The Politics of Envy
If you’re anything like me you constantly daydream about being wealthy enough to own cool stuff like a palatial country estate and a private jet and a chocolate fountain.
It’d be sweet, right?
Well, it would be sweet, unless you’re running for elected office, then that all “rich person” stuff might not be so great.
In fact, such glittering assets could actually be a potential liability.
Because one person’s success can often times cause other people to experience an unpleasant emotion known as “envy.”
Envy, according to the dictionary definition, is a “feeling of discontented resentful longing aroused by someone else’s possessions or luck.”
And envy is more than just a passive resentment.
An envious person will also actively wish and hope for bad things to happen to the person being envied.
As a Spanish proverb put it, “Envy is thin because it bites but never eats.”
And the mere fact that we have proverbs about envy indicates that it’s always been part of the human condition.
In his influential book, Envy: A Theory of Social Behavior, sociologist Helmut Schoeck noted that in primitive cultures it was widely assumed that inordinate success went hand in hand with black magic.
In other words, if a farmer enjoyed a harvest far richer than his neighbors, he would be suspected of employing witchcraft.
Hence, successful people in those days were scorned or cursed or ostracized.
Accordingly, successful hunters or farmers in primitive societies would often hide their good fortune so as not to arouse bad feelings against them.
Of course, today, as the “Panama Papers” incident makes clear, it’s a lot harder to hide good fortune.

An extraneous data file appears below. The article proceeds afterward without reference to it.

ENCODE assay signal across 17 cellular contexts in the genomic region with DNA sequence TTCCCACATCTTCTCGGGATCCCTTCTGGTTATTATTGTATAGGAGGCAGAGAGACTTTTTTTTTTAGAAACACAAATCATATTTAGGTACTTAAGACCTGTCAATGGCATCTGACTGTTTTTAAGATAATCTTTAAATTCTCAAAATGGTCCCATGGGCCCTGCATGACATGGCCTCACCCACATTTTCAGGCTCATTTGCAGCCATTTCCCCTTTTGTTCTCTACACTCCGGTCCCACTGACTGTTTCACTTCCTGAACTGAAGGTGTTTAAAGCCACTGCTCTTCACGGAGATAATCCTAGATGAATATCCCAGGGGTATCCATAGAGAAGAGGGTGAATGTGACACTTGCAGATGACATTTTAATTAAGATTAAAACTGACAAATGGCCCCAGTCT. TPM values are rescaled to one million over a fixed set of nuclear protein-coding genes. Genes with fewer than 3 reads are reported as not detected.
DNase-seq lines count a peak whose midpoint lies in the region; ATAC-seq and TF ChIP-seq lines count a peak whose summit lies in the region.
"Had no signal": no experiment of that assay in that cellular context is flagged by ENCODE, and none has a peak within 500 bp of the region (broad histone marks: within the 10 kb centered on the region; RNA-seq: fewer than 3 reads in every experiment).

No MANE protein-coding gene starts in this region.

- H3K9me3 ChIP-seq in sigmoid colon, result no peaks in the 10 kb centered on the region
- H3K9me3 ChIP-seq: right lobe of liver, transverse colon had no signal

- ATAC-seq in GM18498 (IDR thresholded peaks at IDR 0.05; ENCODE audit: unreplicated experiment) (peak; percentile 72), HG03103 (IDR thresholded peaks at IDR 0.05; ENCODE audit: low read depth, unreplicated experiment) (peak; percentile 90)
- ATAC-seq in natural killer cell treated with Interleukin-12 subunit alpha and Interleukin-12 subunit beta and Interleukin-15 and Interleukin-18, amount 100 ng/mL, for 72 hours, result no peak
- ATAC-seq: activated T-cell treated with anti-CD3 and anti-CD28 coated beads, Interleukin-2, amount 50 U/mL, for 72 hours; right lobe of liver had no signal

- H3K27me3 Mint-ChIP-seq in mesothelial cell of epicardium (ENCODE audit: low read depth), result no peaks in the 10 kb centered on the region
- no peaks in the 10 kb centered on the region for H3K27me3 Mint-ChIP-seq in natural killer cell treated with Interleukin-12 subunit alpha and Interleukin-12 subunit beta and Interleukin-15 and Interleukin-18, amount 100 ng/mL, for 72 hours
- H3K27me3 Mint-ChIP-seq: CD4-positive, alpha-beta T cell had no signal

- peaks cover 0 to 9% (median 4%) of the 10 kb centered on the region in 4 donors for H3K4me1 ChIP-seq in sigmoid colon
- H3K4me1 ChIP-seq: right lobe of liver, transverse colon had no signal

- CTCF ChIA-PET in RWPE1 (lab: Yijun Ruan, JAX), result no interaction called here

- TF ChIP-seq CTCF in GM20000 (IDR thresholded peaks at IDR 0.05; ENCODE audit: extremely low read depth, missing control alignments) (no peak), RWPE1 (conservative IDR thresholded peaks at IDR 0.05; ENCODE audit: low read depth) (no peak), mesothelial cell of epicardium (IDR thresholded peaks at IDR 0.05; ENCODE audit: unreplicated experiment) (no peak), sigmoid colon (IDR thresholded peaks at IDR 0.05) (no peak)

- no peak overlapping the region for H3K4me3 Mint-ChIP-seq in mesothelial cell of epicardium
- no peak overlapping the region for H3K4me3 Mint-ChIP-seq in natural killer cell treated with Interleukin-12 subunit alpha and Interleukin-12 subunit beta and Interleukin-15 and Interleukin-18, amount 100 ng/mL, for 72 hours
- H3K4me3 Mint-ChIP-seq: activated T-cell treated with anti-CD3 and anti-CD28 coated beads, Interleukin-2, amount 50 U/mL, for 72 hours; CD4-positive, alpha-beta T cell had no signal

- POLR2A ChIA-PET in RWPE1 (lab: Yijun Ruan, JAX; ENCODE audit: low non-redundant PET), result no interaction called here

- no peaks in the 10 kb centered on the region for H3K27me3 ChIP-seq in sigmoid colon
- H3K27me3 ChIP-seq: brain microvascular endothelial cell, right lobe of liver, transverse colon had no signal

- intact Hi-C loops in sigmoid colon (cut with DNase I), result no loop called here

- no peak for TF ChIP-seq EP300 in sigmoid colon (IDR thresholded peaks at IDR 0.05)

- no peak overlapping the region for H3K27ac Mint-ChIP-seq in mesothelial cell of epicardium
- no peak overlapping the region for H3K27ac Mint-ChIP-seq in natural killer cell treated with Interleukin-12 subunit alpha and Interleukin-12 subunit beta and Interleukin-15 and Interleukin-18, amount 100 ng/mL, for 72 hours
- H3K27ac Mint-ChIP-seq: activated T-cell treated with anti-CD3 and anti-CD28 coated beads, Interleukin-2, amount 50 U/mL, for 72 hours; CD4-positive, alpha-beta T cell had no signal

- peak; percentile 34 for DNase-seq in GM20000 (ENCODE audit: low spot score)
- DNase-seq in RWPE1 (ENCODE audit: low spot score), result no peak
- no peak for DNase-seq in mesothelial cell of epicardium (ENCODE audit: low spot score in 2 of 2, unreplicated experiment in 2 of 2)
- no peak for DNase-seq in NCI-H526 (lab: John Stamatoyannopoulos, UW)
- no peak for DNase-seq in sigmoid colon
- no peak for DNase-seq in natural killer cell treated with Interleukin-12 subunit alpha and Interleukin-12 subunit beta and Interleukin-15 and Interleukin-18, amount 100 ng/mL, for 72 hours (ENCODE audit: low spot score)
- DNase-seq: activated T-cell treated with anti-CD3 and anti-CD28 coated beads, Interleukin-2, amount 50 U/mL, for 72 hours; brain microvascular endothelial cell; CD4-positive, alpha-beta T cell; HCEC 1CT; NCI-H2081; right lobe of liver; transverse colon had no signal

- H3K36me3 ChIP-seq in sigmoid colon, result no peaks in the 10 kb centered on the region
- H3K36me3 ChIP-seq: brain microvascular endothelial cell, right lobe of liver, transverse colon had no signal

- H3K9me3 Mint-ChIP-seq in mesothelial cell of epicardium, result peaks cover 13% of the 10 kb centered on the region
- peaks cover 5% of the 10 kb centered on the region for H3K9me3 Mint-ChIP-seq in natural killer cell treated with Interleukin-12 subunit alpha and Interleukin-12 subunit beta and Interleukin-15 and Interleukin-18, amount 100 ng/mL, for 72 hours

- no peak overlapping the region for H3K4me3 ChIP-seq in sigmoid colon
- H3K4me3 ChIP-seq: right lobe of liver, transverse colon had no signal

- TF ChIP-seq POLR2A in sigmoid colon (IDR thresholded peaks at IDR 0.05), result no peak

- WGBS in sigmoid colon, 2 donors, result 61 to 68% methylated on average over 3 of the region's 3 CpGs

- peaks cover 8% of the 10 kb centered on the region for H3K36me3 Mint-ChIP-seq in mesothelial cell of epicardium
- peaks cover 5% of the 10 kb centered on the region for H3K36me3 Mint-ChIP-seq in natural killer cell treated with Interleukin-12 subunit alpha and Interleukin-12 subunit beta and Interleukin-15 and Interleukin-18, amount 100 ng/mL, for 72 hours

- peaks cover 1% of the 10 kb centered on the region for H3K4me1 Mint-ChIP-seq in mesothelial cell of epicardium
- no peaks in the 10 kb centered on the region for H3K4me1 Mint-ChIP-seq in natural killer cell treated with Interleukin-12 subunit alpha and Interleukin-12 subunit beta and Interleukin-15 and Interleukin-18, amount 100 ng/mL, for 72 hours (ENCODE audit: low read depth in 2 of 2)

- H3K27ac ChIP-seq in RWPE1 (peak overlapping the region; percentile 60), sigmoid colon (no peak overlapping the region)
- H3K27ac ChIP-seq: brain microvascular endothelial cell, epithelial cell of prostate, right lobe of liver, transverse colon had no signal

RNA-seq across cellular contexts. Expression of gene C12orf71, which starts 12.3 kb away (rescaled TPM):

Nor are modern people any less likely to feel envious.
Indeed Schoeck calls envy the “central problem of man’s social existence.”
And certainly envy is also central to politics.
For instance, what some politicians call “social justice”, i.e. “taxing the rich”, or “redistributing income,” is at its root an idea that essentially taps into our basic feelings of envy.
After all, who doesn’t want to “stick it” to those snobby rich people?
And, of course, a wealthy person running for office is extremely vulnerable to envy-based bad feelings, feelings which can be whipped up by their opponents.
Successful American businessman Mitt Romney and acclaimed Canadian academic Michael Ignatieff, are two prominent one-time politicians, for example, whose careers were undermined by feelings of envious resentment.
One was considered too rich; the other, too educated.
Luckily, however, it’s possible for politicians to escape this envy trap.
Consider Donald Trump, a billionaire who’s running for the office of US President.
As a wealthy man, he should be a prime target of envious feelings.
Yet Trump’s success to date has stemmed from his remarkable ability to deflect feelings of envy away from him and to direct them toward others, i.e. Republican Party and media elites.
In short, people support Trump because they see him as a guy who will take those powerful establishment types down a peg or two.
Another politician who has so far avoided the pitfalls of envy is Prime Minister Justin Trudeau, a man who, let’s not forget, was born to affluence and privilege.
He has dealt with the envy problem not by deflection, but by distraction.
What I mean is Trudeau acts and talks and behaves, not like a millionaire or like a snooty socialite, but like a Hollywood celebrity.
And in our society, we don’t envy celebrities; we worship them.
Anyway, my point is if you’re blessed with riches and if you want to get into politics, it pays to beware the bite of envy.
This article originally appeared in the Ottawa Hill Times.